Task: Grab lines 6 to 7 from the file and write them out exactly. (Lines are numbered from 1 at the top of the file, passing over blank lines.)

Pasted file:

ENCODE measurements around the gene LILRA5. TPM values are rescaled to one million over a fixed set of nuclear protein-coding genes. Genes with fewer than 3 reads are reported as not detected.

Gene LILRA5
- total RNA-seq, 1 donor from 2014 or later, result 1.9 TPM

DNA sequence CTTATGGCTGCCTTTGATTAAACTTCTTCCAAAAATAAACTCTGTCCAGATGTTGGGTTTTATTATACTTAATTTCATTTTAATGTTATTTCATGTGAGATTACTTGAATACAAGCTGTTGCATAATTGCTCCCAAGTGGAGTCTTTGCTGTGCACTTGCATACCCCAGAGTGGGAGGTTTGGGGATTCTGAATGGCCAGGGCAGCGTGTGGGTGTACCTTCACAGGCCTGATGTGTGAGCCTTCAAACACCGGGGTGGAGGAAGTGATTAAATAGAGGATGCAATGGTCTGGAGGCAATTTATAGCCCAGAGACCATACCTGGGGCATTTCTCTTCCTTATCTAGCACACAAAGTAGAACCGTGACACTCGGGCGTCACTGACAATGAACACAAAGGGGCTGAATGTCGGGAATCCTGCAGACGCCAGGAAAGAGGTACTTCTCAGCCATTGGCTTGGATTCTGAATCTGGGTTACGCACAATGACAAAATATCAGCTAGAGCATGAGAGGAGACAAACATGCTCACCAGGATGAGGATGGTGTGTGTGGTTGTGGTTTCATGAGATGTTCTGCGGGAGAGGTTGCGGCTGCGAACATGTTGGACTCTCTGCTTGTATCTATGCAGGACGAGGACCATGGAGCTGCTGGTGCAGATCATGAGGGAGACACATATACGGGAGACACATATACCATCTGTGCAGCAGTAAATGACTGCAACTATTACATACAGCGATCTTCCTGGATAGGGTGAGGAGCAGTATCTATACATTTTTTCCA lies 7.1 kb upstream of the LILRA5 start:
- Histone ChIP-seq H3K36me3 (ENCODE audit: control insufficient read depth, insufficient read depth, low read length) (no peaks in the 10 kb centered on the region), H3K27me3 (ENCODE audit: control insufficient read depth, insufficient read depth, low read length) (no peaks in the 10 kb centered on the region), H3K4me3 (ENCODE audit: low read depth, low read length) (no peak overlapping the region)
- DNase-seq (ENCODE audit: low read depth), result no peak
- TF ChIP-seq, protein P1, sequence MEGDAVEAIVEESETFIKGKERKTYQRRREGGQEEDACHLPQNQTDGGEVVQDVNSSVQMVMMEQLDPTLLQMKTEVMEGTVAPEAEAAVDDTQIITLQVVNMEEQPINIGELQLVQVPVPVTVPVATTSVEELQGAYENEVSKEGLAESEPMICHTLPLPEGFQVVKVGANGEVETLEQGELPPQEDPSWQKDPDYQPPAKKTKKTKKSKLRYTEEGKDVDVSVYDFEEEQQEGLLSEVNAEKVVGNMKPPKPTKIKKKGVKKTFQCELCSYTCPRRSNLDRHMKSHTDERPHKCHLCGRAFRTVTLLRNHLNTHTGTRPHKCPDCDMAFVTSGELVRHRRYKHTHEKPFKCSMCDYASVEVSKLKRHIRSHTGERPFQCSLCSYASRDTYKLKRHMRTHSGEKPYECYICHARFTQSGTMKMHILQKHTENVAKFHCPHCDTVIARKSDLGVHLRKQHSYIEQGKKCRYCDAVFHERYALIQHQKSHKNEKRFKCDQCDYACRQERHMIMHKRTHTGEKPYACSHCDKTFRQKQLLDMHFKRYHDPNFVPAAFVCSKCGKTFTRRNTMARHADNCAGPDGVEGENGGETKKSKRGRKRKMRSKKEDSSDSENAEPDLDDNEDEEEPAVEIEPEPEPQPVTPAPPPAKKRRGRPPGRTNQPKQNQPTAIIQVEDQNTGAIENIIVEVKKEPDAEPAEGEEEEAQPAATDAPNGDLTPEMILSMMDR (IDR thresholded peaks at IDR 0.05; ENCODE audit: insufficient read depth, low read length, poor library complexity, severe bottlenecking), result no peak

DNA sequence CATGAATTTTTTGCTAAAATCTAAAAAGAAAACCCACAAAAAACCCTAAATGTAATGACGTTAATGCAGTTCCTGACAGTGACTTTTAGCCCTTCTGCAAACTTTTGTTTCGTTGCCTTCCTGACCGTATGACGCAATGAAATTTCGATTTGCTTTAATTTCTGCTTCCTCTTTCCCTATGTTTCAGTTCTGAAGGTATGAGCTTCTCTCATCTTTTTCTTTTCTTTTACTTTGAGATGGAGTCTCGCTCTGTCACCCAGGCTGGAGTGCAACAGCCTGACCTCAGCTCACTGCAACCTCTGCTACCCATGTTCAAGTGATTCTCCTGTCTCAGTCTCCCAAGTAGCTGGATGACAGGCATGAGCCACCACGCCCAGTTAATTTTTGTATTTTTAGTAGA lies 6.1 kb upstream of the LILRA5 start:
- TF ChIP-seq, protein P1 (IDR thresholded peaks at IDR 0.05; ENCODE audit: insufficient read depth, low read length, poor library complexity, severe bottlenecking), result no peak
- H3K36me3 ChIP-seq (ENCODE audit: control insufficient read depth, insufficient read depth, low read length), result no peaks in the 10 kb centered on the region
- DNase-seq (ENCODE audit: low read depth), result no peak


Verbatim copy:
- DNase-seq (ENCODE audit: low read depth), result no peak
- TF ChIP-seq, protein P1, sequence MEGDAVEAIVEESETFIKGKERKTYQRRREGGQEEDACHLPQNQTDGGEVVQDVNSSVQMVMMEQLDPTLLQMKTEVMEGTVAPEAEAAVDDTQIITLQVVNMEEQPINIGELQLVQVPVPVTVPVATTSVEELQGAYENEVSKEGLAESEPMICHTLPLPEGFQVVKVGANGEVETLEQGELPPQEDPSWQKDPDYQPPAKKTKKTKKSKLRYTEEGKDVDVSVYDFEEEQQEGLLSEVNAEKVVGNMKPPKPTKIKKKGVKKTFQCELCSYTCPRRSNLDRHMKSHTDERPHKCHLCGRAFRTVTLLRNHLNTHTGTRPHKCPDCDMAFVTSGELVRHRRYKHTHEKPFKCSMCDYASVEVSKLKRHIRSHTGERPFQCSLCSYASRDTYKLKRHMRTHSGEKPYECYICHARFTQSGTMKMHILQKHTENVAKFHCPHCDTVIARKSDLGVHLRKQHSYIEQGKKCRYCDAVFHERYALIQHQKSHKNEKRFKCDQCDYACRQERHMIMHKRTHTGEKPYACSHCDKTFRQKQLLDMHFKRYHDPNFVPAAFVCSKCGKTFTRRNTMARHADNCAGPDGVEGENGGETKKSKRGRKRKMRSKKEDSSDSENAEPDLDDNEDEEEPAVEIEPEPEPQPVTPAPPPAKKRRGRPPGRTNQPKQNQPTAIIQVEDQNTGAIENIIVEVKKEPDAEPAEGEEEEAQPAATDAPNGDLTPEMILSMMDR (IDR thresholded peaks at IDR 0.05; ENCODE audit: insufficient read depth, low read length, poor library complexity, severe bottlenecking), result no peak